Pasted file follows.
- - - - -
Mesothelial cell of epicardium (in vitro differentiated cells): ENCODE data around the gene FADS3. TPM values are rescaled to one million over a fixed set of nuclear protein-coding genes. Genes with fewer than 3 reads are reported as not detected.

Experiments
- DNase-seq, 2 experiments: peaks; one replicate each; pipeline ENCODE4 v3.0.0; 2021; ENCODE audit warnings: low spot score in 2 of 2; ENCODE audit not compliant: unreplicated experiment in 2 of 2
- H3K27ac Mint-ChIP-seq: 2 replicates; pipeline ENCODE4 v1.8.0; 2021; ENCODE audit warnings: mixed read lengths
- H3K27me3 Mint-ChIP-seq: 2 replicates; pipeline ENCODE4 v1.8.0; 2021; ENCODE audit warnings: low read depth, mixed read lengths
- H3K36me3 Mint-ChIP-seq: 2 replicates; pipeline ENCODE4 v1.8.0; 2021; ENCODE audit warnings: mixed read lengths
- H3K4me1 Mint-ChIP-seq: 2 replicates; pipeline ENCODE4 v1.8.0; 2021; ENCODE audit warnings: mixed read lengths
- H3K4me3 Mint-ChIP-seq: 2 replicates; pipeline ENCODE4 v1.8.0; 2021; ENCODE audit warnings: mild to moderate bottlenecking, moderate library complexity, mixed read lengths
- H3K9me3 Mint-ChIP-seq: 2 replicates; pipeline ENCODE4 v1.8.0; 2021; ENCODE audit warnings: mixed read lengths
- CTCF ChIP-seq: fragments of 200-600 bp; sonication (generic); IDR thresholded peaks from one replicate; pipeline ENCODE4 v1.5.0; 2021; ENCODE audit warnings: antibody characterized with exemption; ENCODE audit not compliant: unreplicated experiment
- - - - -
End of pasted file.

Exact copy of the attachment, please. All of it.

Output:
Mesothelial cell of epicardium (in vitro differentiated cells): ENCODE data around the gene FADS3. TPM values are rescaled to one million over a fixed set of nuclear protein-coding genes. Genes with fewer than 3 reads are reported as not detected.

Experiments
- DNase-seq, 2 experiments: peaks; one replicate each; pipeline ENCODE4 v3.0.0; 2021; ENCODE audit warnings: low spot score in 2 of 2; ENCODE audit not compliant: unreplicated experiment in 2 of 2
- H3K27ac Mint-ChIP-seq: 2 replicates; pipeline ENCODE4 v1.8.0; 2021; ENCODE audit warnings: mixed read lengths
- H3K27me3 Mint-ChIP-seq: 2 replicates; pipeline ENCODE4 v1.8.0; 2021; ENCODE audit warnings: low read depth, mixed read lengths
- H3K36me3 Mint-ChIP-seq: 2 replicates; pipeline ENCODE4 v1.8.0; 2021; ENCODE audit warnings: mixed read lengths
- H3K4me1 Mint-ChIP-seq: 2 replicates; pipeline ENCODE4 v1.8.0; 2021; ENCODE audit warnings: mixed read lengths
- H3K4me3 Mint-ChIP-seq: 2 replicates; pipeline ENCODE4 v1.8.0; 2021; ENCODE audit warnings: mild to moderate bottlenecking, moderate library complexity, mixed read lengths
- H3K9me3 Mint-ChIP-seq: 2 replicates; pipeline ENCODE4 v1.8.0; 2021; ENCODE audit warnings: mixed read lengths
- CTCF ChIP-seq: fragments of 200-600 bp; sonication (generic); IDR thresholded peaks from one replicate; pipeline ENCODE4 v1.5.0; 2021; ENCODE audit warnings: antibody characterized with exemption; ENCODE audit not compliant: unreplicated experiment